Hospitals are struggling, but just how bad is it?
From New York to Washington State, hospitals have been faced with increased pressures and challenges when preparing for and responding to the coronavirus disease 2019 (COVID-19) pandemic. Stories are being shared by medical providers on news outlets and indicate just how severe the crisis is in New York City. From personal protective equipment (PPE) challenges to limited access to staff and ventilators, this is a situation few have ever faced.
A new report from the US Department of Health and Human Services (HHS) Office of Inspector General (OIG) has shed some slight on what’s actually happening on the frontlines of health care across the United States. From March 23-27, they interviewed administrators from 323 hospitals across 46 states to learn more about the situation. The OIG set out to determine the most difficult elements of response, strategies being used to address or mitigate challenges, and how the government could best support hospitals responding to COVID-19.
There findings ultimately included several key challenges:
· Severe shortages of testing supplies and extended wait times for results
· Widespread shortages of PPE
· Difficulty maintaining adequate staffing and supporting staff
· Difficulty maintaining and expanding hospital capacity to treat patients
· Shortage of critical supplies, materials, and logistic support?
· Anticipated shortages of ventilators
· Increased costs and decreased revenue
· Changing and sometimes inconsistent guidance
Hospitals worked to combat these challenges through several strategies including conservation and disinfection of PPE for re-use, securing various medical supplies by renting, securing additional staffing needs by training medical staff to help care for patients on ventilators, etc. As the report notes, the testing limitations have been extremely stressful. “Hospitals explained that they were unable to keep up with testing demands because they lacked complete kits and/or the individual components and supplies needed to complete tests, such as nasal swabs, viral transfer media, and reagents used to detect the virus.”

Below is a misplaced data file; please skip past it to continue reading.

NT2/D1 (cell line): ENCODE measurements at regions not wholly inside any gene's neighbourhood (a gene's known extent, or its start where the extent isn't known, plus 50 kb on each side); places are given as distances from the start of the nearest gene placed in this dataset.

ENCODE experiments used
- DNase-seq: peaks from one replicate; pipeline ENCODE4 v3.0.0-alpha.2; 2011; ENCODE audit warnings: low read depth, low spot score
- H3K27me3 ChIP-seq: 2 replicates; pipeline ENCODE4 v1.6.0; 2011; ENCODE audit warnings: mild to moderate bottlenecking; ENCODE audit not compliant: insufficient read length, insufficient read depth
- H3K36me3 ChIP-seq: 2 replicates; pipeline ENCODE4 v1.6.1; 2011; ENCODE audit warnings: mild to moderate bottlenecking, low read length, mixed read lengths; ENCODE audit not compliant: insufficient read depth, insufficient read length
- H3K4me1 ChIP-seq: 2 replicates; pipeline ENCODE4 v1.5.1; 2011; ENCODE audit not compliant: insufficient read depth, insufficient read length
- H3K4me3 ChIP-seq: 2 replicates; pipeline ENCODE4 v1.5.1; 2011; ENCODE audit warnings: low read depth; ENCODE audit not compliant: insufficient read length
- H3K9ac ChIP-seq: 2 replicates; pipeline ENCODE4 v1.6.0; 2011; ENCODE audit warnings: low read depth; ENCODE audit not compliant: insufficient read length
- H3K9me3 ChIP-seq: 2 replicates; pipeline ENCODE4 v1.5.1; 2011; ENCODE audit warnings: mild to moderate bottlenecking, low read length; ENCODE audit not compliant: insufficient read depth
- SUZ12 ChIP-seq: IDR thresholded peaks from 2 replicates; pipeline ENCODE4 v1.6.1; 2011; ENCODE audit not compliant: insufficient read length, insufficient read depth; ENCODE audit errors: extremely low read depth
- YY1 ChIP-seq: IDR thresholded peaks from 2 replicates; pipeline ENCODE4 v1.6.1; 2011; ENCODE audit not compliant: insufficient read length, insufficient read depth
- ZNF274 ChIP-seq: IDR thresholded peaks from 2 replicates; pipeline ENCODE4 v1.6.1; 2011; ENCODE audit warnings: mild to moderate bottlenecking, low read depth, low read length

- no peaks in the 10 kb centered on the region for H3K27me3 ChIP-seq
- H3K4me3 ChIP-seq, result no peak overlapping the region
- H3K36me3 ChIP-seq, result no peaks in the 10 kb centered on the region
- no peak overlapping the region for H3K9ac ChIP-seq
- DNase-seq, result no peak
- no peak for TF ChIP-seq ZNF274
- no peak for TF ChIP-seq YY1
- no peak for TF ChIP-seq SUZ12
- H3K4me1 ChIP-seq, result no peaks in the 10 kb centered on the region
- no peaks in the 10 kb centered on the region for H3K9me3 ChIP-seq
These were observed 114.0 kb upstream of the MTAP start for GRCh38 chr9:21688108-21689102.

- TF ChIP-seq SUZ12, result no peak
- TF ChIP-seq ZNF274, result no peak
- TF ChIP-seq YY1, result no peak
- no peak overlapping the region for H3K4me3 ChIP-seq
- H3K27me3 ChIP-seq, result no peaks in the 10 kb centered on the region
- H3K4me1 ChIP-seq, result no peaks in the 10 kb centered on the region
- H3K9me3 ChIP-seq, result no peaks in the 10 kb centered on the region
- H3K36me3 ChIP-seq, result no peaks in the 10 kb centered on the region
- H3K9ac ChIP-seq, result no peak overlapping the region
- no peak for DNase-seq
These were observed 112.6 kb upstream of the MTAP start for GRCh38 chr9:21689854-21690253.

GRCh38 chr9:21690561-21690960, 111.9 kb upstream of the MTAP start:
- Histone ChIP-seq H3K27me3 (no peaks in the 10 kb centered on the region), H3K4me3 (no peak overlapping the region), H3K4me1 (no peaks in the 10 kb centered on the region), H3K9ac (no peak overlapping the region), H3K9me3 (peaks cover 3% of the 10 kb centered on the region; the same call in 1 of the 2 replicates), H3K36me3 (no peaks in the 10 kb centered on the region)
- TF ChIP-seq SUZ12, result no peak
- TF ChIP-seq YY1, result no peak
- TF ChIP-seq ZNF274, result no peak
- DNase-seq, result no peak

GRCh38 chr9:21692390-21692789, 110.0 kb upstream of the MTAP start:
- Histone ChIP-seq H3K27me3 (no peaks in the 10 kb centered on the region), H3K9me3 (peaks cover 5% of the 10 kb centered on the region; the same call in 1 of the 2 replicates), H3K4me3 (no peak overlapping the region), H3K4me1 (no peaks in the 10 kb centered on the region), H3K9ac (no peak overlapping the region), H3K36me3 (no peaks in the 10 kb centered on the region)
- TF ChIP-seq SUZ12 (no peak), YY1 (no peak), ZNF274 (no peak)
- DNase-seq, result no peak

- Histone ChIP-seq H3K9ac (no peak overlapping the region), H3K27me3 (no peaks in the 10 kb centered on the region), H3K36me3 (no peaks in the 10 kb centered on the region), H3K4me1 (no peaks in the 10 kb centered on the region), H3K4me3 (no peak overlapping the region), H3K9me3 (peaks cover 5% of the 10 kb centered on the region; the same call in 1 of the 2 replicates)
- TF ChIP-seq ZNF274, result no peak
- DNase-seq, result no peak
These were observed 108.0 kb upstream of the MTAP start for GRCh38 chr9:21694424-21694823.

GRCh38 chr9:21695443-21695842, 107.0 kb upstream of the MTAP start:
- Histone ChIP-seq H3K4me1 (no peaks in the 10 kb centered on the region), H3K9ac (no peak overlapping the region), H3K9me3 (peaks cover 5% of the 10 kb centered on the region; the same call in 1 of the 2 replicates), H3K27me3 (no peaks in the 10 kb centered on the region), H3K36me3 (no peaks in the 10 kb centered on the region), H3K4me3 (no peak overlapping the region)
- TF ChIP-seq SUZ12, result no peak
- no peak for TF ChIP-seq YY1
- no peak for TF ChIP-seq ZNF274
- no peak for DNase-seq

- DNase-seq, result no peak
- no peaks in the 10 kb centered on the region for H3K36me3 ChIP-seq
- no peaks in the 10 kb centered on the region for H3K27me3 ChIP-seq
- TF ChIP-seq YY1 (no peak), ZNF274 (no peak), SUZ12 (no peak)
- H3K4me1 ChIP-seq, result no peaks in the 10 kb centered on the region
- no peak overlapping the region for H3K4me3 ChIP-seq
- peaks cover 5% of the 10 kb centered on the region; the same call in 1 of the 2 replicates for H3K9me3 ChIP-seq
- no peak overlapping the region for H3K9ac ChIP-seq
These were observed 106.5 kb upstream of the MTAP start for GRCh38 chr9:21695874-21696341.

According to the report, these shortages affected the hospitals’ ability test patients and members of the community who may have been exposed to COVID-19.
“One hospital administrator said that across the industry, ‘millions [of tests] are needed, and we only have hundreds.’ Without access to needed testing materials, some hospitals described dividing the media in COVID-19 kits in half to double their capacity and resorting to using the transfer media in flu and strep kits to provide testing,” the report stated.
Those delays mean that patients are presumptive positive, which translates to them staying in a hospital bed, reducing not only availability of beds to other patients, but also the use of PPE.
The report further states that 1 hospital used an average of 307 masks per day for 23 patients with suspected cases of COVID-19.
From concerns regarding securing of critical supplies to shortages of no-touch, infrared thermometers, this report spells out issues many of us are living, but also pieces together a mosaic of what US health care is dealing with right now.
As hospitals reported to OIG officials in late March, there are considerable challenges in maintaining, let alone expanding their facilities’ capacity to treat patients with COVID-19.